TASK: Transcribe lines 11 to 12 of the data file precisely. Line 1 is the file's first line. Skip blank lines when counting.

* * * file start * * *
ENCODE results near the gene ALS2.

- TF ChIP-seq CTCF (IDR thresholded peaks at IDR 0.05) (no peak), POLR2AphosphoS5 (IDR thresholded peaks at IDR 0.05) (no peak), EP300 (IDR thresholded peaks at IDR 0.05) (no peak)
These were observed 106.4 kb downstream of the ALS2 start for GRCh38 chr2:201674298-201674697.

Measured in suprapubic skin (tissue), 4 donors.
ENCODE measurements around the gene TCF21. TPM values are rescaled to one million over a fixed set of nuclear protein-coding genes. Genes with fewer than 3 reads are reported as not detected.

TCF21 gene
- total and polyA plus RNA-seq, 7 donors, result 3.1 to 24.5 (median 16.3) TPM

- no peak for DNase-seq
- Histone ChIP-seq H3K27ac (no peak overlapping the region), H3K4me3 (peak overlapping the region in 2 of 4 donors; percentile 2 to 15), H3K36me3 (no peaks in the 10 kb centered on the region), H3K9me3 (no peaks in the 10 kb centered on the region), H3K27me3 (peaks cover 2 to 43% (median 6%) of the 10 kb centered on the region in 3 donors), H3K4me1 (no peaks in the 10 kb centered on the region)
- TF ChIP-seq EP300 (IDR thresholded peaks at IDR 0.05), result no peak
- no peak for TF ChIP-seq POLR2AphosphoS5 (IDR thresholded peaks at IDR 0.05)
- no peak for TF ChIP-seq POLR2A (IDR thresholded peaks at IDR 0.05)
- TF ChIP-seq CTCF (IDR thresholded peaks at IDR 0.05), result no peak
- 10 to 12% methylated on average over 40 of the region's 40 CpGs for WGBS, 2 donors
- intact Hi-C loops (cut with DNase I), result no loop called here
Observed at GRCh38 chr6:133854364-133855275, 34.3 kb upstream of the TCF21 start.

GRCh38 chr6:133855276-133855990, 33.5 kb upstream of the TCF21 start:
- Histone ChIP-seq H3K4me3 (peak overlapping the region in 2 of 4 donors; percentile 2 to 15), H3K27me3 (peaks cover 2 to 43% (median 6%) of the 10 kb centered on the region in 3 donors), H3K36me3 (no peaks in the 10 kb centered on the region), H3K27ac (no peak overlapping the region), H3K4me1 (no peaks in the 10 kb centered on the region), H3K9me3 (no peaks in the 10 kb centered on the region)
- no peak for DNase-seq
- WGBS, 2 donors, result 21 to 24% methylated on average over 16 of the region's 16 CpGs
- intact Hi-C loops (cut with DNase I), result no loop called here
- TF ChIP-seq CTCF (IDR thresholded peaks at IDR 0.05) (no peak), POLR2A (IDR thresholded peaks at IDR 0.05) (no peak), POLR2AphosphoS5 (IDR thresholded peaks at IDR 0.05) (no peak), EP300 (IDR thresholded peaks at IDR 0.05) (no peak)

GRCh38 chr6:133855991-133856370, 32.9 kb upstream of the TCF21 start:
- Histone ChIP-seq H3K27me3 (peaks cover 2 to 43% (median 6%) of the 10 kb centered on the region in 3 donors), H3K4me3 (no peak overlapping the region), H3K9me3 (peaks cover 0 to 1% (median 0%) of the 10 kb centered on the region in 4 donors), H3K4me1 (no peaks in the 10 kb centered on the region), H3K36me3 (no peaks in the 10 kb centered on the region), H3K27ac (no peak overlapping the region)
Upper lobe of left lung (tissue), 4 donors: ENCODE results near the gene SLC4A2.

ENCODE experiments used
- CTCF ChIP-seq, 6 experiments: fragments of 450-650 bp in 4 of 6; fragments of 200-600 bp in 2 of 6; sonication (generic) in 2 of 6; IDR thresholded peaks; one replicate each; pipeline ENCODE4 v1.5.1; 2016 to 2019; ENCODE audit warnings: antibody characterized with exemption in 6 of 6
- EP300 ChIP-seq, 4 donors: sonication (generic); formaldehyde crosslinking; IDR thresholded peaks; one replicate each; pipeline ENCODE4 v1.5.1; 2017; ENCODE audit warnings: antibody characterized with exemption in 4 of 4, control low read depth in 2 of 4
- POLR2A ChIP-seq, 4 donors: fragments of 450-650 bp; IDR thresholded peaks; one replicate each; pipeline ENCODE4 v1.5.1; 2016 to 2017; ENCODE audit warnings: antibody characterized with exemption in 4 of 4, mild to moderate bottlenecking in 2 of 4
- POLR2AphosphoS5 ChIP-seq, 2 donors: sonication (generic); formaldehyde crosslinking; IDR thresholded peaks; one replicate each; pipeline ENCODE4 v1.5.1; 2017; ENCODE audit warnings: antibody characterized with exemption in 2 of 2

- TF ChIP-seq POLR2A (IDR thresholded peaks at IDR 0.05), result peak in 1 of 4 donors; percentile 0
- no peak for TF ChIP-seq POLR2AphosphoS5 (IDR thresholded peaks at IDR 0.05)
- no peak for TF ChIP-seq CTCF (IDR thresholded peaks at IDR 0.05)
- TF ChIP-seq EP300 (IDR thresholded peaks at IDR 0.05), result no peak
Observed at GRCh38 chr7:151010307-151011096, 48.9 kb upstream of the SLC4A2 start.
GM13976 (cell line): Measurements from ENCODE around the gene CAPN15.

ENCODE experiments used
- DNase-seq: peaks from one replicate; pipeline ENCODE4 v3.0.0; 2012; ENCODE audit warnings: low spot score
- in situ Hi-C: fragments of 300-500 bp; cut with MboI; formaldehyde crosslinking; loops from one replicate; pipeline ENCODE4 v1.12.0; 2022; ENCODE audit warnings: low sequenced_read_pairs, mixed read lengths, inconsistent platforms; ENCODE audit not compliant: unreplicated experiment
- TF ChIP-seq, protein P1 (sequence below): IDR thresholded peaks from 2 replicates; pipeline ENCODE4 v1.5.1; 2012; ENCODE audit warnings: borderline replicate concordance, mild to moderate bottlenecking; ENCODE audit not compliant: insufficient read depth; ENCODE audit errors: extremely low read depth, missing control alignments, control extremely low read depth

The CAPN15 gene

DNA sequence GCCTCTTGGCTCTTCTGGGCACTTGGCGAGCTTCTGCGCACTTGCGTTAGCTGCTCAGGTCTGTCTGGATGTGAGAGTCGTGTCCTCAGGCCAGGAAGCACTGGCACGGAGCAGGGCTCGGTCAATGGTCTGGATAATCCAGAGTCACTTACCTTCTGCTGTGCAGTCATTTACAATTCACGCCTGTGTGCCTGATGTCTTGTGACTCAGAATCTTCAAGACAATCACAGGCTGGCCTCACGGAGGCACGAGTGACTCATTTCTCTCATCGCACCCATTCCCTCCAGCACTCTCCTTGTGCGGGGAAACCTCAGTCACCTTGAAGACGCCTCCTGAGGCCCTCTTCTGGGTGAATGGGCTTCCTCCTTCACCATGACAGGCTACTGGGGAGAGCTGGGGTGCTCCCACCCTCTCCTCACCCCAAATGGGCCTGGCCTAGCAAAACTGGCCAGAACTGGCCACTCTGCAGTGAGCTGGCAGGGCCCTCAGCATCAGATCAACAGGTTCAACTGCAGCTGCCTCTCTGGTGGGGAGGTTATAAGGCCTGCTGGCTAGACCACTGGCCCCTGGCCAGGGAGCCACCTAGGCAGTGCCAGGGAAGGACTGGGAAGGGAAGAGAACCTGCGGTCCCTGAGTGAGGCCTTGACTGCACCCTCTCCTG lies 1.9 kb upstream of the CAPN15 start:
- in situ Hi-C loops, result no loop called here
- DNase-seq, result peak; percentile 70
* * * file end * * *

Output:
- no peak for TF ChIP-seq POLR2AphosphoS5 (IDR thresholded peaks at IDR 0.05)
- no peak for TF ChIP-seq POLR2A (IDR thresholded peaks at IDR 0.05)